If you haven’t made seed tapes before, then you’re in for a treat. These are a great way to handle small seeds that require even spacing. It also helps you to plant without wasting a lot of seeds or having to fumble with seed packets while outside in the breeze. Homemade seed tapes are also a fun project to get youngsters involved in gardening, or to give as a gift to a favorite gardener. They’re easy to make on your own and require only very basic tools to put together.
Common Vegetable Seeds for Seed Tape
Seeds used in seed tape are usually the very small varieties. Seeds like carrot, lettuce, and radish are common choices. Just about any seed can be put onto a seed tape, however, so if you wish to make one with larger seeds, there’s no stopping you!
For experienced gardeners, though, seed tapes are best used with seeds that would otherwise either be broadcast sewn or painstakingly planted in tiny groups. Seed tape can be made in the very early spring before any real gardening efforts have begun and then used when the weather is cooperative.
Making Your Own Seed Tape
Seed tape is an excellent DIY job for children or adults during the gardening off-season. In the eary spring or late winter, they can be made and set aside for later use. All you need are some scissors, paper (newspaper, paper towels or any other thin paper — just avoid colored ink or glossy paper), some flour or corn starch, a small paintbrush or Q-Tips, and some seeds.
To make your seed tape, simply cut the paper into strips about half an inch wide. The measurement doesn’t need to be exact, just wide enough to easily work with. The longer the strips, the easier it will be to space your seeds correctly. You can cut them to length later if needed.
Using a ruler and pencil, mark the proper spacing for your seeds of choice on the strips. Label each strip at one end with the type of seeds to be put on it. Set these aside.
Using flour and water, mix small amounts (about 1 tablespoon of flour and 1 tablespoon of water to start) in a small bowl. Add flour or water until the mixture is a thick paste. When it will easily stick to a small paintbrush or Q-Tip, it’s ready.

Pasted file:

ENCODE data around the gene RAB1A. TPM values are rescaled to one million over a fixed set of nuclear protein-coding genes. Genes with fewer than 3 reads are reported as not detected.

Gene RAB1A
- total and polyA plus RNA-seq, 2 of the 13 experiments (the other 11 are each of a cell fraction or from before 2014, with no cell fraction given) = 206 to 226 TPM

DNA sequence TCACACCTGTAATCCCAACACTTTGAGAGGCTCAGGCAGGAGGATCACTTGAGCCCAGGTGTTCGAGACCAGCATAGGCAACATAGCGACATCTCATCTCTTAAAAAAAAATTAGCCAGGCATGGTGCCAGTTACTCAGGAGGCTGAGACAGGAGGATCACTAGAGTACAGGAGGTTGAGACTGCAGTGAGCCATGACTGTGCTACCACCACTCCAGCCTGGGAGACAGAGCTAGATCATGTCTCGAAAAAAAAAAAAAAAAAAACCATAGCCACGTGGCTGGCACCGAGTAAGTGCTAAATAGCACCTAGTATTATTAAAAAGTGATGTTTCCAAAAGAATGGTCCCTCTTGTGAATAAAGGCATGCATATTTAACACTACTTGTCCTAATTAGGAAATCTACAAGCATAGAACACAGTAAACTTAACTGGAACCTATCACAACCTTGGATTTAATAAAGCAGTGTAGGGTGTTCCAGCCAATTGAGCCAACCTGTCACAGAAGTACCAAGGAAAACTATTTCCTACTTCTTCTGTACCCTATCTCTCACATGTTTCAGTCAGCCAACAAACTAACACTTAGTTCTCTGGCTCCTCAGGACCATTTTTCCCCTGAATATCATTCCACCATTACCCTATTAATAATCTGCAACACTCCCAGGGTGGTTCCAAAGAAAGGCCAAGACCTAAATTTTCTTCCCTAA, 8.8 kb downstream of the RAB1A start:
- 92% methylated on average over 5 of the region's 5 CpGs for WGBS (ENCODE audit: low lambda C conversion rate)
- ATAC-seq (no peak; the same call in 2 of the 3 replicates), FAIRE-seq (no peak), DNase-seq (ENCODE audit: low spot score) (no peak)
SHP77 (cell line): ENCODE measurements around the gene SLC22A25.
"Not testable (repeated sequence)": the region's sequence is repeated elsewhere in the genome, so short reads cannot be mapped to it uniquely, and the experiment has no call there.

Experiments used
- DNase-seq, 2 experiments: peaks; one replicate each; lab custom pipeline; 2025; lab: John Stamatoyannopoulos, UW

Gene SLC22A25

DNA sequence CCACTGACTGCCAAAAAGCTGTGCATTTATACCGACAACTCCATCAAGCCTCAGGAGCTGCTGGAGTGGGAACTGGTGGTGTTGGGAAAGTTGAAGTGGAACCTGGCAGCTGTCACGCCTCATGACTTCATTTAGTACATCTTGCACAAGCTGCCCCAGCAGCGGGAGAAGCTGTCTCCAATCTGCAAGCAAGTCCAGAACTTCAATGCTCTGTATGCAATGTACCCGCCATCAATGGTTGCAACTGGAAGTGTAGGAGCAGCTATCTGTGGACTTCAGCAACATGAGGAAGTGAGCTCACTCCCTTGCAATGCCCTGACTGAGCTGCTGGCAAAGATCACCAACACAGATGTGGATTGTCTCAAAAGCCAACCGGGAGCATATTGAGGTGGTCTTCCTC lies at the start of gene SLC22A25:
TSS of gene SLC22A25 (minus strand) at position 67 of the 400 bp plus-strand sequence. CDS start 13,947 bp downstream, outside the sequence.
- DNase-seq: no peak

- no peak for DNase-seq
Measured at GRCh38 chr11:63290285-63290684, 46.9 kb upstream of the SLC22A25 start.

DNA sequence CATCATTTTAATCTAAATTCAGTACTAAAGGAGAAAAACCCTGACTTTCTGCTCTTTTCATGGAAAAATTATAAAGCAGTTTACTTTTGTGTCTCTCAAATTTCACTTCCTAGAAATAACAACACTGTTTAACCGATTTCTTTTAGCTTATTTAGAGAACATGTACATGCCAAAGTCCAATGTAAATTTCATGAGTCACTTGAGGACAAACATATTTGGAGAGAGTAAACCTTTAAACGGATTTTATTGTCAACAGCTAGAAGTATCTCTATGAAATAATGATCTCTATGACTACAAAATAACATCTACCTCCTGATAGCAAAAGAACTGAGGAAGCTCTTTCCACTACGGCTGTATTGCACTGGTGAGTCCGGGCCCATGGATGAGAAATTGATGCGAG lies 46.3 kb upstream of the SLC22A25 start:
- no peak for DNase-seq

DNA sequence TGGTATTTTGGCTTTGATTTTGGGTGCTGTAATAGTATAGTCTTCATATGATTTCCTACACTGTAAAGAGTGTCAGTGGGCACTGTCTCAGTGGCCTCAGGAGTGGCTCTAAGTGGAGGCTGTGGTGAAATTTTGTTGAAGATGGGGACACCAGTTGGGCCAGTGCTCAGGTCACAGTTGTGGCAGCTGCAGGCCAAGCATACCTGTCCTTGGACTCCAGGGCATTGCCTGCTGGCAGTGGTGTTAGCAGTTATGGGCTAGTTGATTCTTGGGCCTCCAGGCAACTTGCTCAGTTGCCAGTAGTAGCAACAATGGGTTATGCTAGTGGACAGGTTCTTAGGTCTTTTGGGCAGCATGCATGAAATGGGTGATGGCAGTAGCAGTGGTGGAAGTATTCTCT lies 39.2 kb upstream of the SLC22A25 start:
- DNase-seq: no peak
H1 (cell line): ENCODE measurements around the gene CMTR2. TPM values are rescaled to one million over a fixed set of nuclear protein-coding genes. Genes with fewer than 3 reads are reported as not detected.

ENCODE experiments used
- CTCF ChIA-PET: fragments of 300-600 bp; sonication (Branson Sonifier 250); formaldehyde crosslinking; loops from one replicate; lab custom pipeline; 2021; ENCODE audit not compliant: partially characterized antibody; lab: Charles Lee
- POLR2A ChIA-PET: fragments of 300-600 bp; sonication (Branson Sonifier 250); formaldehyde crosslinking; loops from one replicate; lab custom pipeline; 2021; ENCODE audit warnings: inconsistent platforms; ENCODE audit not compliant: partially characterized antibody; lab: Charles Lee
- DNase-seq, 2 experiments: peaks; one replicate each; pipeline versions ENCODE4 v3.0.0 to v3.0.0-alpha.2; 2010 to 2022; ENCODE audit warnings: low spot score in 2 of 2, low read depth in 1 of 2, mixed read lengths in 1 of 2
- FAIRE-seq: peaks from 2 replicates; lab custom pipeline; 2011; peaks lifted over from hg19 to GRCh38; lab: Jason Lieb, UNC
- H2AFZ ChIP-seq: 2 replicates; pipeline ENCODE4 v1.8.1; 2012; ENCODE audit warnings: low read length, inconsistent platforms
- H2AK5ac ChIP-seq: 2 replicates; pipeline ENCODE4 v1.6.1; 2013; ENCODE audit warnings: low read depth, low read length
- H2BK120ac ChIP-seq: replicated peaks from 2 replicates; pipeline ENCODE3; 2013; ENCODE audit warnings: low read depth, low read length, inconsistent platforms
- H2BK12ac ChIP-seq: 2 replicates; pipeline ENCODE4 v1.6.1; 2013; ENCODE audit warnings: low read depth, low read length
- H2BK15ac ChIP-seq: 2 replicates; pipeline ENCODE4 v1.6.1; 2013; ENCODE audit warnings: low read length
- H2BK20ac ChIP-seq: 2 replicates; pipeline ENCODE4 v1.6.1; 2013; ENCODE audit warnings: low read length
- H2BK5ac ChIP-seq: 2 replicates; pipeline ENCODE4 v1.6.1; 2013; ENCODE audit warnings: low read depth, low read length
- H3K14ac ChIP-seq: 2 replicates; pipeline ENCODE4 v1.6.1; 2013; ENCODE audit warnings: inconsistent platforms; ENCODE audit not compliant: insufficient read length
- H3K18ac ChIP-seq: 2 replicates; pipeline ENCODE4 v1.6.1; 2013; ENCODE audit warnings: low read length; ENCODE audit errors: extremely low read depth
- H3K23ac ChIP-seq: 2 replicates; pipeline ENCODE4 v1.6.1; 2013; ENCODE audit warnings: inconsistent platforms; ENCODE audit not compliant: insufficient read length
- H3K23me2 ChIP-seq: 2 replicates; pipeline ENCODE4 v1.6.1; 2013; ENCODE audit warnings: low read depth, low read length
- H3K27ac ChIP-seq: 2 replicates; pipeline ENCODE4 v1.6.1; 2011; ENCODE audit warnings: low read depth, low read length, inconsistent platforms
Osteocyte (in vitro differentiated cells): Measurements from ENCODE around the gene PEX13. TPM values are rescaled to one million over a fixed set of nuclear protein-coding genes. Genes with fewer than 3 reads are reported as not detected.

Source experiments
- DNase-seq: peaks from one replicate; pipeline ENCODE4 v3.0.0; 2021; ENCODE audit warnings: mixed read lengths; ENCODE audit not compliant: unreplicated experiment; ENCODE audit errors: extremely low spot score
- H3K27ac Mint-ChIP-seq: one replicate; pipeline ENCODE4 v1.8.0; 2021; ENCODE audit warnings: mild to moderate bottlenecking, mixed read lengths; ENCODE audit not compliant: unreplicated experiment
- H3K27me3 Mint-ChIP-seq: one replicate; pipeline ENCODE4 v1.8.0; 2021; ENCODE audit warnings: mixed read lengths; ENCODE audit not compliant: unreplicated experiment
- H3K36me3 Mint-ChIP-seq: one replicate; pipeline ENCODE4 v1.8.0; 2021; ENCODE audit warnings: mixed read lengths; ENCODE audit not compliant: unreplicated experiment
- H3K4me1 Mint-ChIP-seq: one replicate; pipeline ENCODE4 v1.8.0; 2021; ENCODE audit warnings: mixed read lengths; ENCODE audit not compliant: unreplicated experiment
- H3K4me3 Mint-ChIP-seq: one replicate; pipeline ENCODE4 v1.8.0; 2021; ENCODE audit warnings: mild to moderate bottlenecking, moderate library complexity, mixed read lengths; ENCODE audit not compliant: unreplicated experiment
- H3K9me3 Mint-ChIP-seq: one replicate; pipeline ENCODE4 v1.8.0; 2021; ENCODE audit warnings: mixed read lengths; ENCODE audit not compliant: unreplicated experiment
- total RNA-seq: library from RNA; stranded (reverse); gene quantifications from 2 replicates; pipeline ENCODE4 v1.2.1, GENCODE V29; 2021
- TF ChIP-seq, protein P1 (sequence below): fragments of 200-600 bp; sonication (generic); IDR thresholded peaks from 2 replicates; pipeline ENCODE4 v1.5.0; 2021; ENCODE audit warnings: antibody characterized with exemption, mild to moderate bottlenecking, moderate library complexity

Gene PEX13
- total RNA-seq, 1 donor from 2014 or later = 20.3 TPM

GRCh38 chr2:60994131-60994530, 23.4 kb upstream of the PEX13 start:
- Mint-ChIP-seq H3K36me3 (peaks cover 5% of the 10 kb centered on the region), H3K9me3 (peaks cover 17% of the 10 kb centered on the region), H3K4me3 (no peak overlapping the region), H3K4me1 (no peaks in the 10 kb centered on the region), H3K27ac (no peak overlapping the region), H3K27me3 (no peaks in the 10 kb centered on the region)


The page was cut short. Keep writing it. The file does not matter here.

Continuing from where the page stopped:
If using corn starch, heat 1/3 cup of water to boiling, then add 1/3 cup of corn starch. Mix while boiling until thoroughly combined, then simmer until it thickens to the consistency of glue – when you can draw a fork through it and the marks take a moment to disappear, it’s ready. Remove from heat and stir until cooled (2-3 minutes).
Using the paint brush or Q-Tip, place a small drop of glue on each spot you marked on the paper (or two) and place seeds in those positions. For very small seed types, such as lettuce or radishes, 2-3 seeds in each position is best. For larger seeds, one at a time is probably enough. With two people, this is easy — one dabs the glue while the other places the seeds.
Once done, leave the seed tape out to dry, either in a window with sun or in a warm, dry place. The faster it dries, the better, since you don’t want the wet glue to trigger germination (it shouldn’t be wet long enough for this, but better safe than sorry). When dry, roll them up and store them in plastic bags, along with the seed packet, until it is time to plant.
Now your tape is ready to use!
How To Use Seed Tape
Use your seed tape in long flower boxes, raised beds, or right in the garden. All that you have to do is dig a trench the recommended depth for that seed, lay the tape down, cover with soil and water gently. The paper biodegrades into the soil as the seeds germinate and grow. No mess, no worries.
More Seed Tape Online Resources: